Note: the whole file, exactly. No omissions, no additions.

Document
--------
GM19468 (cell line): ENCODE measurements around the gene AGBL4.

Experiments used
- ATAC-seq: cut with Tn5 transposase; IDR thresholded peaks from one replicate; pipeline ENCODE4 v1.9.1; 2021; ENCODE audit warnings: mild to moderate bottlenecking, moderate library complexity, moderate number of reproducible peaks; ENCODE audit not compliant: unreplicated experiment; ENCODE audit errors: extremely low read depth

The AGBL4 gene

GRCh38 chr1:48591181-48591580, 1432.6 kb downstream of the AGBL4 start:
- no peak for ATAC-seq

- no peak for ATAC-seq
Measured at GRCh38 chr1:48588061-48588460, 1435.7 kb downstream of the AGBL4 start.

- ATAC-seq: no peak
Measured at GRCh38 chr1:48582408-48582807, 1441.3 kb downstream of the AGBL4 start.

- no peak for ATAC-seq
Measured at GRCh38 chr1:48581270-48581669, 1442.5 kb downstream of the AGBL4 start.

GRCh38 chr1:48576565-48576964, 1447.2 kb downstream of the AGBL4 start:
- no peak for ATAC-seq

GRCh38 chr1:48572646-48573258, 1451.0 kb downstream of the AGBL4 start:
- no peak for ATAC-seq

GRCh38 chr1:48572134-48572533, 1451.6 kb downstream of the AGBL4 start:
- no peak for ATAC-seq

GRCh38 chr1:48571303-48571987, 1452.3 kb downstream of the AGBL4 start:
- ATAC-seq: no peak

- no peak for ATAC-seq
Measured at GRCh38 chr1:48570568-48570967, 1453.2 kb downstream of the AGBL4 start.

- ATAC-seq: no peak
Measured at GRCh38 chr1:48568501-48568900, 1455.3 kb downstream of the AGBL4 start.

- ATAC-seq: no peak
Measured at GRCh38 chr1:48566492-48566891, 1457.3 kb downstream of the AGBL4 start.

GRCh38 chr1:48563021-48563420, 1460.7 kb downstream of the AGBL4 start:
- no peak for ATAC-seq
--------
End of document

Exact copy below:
GM19468 (cell line): ENCODE measurements around the gene AGBL4.

Experiments used
- ATAC-seq: cut with Tn5 transposase; IDR thresholded peaks from one replicate; pipeline ENCODE4 v1.9.1; 2021; ENCODE audit warnings: mild to moderate bottlenecking, moderate library complexity, moderate number of reproducible peaks; ENCODE audit not compliant: unreplicated experiment; ENCODE audit errors: extremely low read depth

The AGBL4 gene

GRCh38 chr1:48591181-48591580, 1432.6 kb downstream of the AGBL4 start:
- no peak for ATAC-seq

- no peak for ATAC-seq
Measured at GRCh38 chr1:48588061-48588460, 1435.7 kb downstream of the AGBL4 start.

- ATAC-seq: no peak
Measured at GRCh38 chr1:48582408-48582807, 1441.3 kb downstream of the AGBL4 start.

- no peak for ATAC-seq
Measured at GRCh38 chr1:48581270-48581669, 1442.5 kb downstream of the AGBL4 start.

GRCh38 chr1:48576565-48576964, 1447.2 kb downstream of the AGBL4 start:
- no peak for ATAC-seq

GRCh38 chr1:48572646-48573258, 1451.0 kb downstream of the AGBL4 start:
- no peak for ATAC-seq

GRCh38 chr1:48572134-48572533, 1451.6 kb downstream of the AGBL4 start:
- no peak for ATAC-seq

GRCh38 chr1:48571303-48571987, 1452.3 kb downstream of the AGBL4 start:
- ATAC-seq: no peak

- no peak for ATAC-seq
Measured at GRCh38 chr1:48570568-48570967, 1453.2 kb downstream of the AGBL4 start.

- ATAC-seq: no peak
Measured at GRCh38 chr1:48568501-48568900, 1455.3 kb downstream of the AGBL4 start.

- ATAC-seq: no peak
Measured at GRCh38 chr1:48566492-48566891, 1457.3 kb downstream of the AGBL4 start.

GRCh38 chr1:48563021-48563420, 1460.7 kb downstream of the AGBL4 start:
- no peak for ATAC-seq